Those seemingly hilarious orders, however, had come directly from the Chief of Naval Operations himself, and they were precisely as serious as the mission was dangerous. No one had ever attempted to land an aircraft as big as a C-130 on any of the Navy’s flattops before, and while success could mean a meaningful shift in how carrier resupplies were executed, failure would potentially mean death for Flatley and his crew.
On October 3, 1963, the fateful day had arrived. Keen on not making this first test easy on anyone, the U.S. Navy had chosen the USS Forestal to receive the C-130 and positioned it some 500 miles off America’s Atlantic coast, near Boston. The waters were choppy, affecting the pitch of the deck, and Flatley faced 40-knot winds as he approached the 990-foot supercarrier.
“The sea was pretty big that day. I was up on the captain’s bridge. I watched a man on the ship’s bow as that bow must have gone up and down 30 feet,” recounted Lockheed’s chief engineer, Art E. Flock, who was aboard to observe the test.
Flatley had done this approach as a fighter pilot countless times before, but the F-4 Phantoms in service with the U.S. Navy at the time boasted a wingspan of just 38 feet and a standard weight just north of 40,000 pounds. Now, Flatley was headed straight for the Forestal’s flight deck in a 4-prop C-130 with a wingspan that was nearly four times the size of the F-4.
As the big ship’s flight deck pitched and rolled with the Atlantic waves, Flatley brought his massive C-130 down onto the aircraft carrier with expert precision, missing the Forestal’s control tower with the edge of the plane’s wing by just 15 feet.
“That airplane stopped right opposite the captain’s bridge,” recalled Flock. “There was cheering and laughing. There on the side of the fuselage, a big sign had been painted on that said, ‘LOOK MA, NO HOOK.'”
Flying a giant from the open sea
That was far from the last time Flatley would fly the C-130 onto or off of an aircraft carrier. For the remainder of the month, he and his crew would execute a variety of flight operations from the Forestal, including 21 total full-stop landings without any need for arresting gear, and 21 more un-assisted take-offs from the same flight deck. On top of those flights, they also successfully executed 29 stop-and-go landings on the carrier, seemingly proving that, despite not being designed for the job, Lockheed’s C-130s were entirely capable of carrier duty.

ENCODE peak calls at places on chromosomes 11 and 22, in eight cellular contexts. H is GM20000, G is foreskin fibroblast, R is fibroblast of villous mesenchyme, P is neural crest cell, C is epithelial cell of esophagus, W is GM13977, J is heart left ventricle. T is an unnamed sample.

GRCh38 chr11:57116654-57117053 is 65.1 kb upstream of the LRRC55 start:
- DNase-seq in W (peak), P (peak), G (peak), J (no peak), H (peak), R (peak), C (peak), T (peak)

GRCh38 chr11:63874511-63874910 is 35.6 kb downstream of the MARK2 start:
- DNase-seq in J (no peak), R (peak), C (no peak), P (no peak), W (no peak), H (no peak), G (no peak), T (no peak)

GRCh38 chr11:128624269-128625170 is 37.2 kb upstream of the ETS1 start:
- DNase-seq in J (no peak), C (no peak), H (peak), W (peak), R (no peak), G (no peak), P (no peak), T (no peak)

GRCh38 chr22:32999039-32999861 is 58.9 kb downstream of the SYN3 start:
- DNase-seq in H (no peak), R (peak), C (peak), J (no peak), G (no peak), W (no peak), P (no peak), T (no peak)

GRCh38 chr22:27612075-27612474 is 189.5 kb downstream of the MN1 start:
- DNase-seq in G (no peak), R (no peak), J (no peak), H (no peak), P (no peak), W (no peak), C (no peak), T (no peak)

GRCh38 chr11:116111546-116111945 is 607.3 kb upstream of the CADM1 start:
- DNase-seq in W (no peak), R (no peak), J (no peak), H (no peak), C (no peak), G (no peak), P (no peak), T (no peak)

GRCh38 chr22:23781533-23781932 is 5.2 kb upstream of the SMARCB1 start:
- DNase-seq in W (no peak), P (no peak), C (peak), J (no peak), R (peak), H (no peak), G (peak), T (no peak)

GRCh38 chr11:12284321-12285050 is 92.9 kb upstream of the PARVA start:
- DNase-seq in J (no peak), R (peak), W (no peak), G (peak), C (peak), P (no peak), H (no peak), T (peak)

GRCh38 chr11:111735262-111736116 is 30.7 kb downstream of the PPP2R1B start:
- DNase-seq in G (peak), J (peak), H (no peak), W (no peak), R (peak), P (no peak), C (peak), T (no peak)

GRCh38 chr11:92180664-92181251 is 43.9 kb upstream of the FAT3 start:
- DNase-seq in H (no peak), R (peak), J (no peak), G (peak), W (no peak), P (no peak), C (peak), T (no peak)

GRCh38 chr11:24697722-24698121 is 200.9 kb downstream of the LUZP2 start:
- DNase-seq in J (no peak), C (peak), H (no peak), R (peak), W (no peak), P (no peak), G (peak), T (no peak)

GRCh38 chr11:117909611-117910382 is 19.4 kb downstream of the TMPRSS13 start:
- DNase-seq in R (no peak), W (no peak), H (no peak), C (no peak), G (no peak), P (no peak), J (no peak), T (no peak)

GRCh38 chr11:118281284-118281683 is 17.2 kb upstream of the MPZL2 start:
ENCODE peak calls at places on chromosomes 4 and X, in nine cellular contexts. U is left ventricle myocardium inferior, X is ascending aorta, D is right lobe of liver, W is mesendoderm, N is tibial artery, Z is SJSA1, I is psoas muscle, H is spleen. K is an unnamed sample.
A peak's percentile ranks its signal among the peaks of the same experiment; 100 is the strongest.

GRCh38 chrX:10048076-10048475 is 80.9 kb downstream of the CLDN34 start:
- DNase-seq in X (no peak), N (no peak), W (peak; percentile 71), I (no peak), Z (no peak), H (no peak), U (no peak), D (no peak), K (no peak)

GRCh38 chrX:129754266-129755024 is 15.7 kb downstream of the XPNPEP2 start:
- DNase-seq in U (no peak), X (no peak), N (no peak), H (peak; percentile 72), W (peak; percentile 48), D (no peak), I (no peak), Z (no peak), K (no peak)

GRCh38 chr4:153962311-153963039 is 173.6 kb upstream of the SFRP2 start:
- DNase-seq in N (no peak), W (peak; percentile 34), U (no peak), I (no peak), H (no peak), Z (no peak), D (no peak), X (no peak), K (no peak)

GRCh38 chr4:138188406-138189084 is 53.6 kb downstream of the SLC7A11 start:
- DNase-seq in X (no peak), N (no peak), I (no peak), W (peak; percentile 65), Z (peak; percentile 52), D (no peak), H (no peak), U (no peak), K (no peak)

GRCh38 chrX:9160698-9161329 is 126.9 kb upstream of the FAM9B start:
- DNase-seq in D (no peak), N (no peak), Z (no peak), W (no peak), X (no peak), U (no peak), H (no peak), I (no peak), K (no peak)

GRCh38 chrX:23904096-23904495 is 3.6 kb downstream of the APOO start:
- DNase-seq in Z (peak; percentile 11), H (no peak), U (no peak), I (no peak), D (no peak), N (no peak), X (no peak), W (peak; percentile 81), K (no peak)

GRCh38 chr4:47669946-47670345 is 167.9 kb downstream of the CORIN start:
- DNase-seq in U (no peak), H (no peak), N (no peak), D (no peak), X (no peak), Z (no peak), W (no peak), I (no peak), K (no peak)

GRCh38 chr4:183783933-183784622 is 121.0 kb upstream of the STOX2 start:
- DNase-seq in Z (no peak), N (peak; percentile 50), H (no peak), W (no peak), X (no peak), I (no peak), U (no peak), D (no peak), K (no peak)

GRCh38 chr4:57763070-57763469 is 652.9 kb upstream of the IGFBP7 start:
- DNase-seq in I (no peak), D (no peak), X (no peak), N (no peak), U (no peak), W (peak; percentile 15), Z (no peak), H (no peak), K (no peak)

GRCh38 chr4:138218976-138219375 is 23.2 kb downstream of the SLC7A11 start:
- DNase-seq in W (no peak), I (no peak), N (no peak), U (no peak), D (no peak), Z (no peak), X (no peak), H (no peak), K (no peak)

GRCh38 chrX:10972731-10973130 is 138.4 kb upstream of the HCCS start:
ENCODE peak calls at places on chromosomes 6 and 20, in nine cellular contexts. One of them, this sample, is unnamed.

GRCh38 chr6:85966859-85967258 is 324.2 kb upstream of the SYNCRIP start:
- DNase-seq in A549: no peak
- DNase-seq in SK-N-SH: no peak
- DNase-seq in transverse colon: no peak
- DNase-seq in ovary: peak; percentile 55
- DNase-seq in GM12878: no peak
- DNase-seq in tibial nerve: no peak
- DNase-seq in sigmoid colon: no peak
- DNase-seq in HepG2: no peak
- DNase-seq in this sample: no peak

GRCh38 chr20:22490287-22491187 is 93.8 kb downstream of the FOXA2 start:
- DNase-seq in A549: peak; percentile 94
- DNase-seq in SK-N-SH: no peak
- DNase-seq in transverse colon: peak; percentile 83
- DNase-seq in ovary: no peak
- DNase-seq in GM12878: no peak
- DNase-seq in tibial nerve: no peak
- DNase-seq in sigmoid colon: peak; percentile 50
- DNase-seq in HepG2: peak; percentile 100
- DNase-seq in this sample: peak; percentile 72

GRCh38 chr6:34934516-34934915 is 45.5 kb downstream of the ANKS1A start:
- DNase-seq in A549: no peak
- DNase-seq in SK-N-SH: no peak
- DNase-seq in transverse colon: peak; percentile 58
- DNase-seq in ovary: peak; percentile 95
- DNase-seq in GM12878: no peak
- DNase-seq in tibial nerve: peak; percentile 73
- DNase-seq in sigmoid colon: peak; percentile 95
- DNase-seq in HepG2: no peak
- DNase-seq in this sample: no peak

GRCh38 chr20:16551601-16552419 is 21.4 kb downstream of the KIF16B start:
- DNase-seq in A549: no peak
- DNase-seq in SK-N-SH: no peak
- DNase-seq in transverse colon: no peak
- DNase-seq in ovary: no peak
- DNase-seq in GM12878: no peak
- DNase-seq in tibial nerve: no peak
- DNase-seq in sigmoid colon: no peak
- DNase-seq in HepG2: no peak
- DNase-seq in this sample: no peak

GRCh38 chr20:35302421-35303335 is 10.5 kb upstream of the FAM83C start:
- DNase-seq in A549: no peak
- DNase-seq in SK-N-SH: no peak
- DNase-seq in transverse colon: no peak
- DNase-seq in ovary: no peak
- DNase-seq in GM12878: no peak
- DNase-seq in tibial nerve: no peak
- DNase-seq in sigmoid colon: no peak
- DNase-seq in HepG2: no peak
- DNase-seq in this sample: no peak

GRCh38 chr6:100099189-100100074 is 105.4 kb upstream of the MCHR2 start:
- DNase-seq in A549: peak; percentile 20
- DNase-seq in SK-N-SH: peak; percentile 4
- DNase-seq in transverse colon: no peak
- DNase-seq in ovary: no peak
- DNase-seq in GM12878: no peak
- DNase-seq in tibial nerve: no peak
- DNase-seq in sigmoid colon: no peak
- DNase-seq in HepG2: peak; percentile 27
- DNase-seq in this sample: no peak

In order to make the landings as short as possible, Flatley pulled from his fighter pilot tool box to execute a landing “chop,” which is effectively killing the aircraft’s engines while still a few feet off the deck of the ship.
Incredibly, while flying at 85,000 pounds (with very little cargo), the C-130 managed to come to a complete stop aboard the Forestal in just 267 feet. When they tried it again with a maximum payload, piling as much weight into the C-130 as it could manage, the cargo aircraft still stopped in a paltry 460 feet. Importantly, it could also take off from the Forestal’s flight deck with that much weight on board, needing only 745 feet for takeoff while weighing in at an astonishing 121,000 pounds.
“The last landing I participated in, we touched down about 150 feet from the end, stopped in 270 feet more and launched from that position, using what was left of the deck,” Lockheed’s Ted Limmer recalled.
“We still had a couple hundred feet left when we lifted off. Admiral Brown was flabbergasted.”
A rousing success that was still scrapped
Throughout dozens of test flights, the Navy gathered enough data to conclude that the C-130 really could fill the role of a heavy-lift Carrier Onboard Delivery aircraft. According to their data, the United States could fly 25,000 pounds of cargo up to 2,500 miles to a carrier at sea aboard a barely modified C-130, land, unload the goods, and depart again–all without the need for significant changes to the aircraft or the ship.
The intent was never to replace more efficient means of resupplying a carrier at sea, but rather, to offer the Navy a capable emergency option that could deliver whatever a carrier needed to stay in the fight without waiting on or risking other vessels. Flatley and his crew had proven it was possible, but it still wasn’t exactly practical.
In order to leverage the C-130 for carrier operations, the flight deck would need to be cleared, and as might go without saying, the C-130 pilot has to be at the very top of their game. Flatley may have managed to make the job look easy during his month of test landings and take-offs, but the truth was, there was nothing easy about landing such a massive aircraft on a ship out at sea.
Ultimately, the Navy opted to continue using smaller COD aircraft, as they could manage most deliveries a carrier would need. Flatley was awarded the Distinguished Flying Cross for his part in the effort, and would go on to become a carrier commander himself, assuming command of the USS Saratoga, a Forestal-class carrier, in 1980.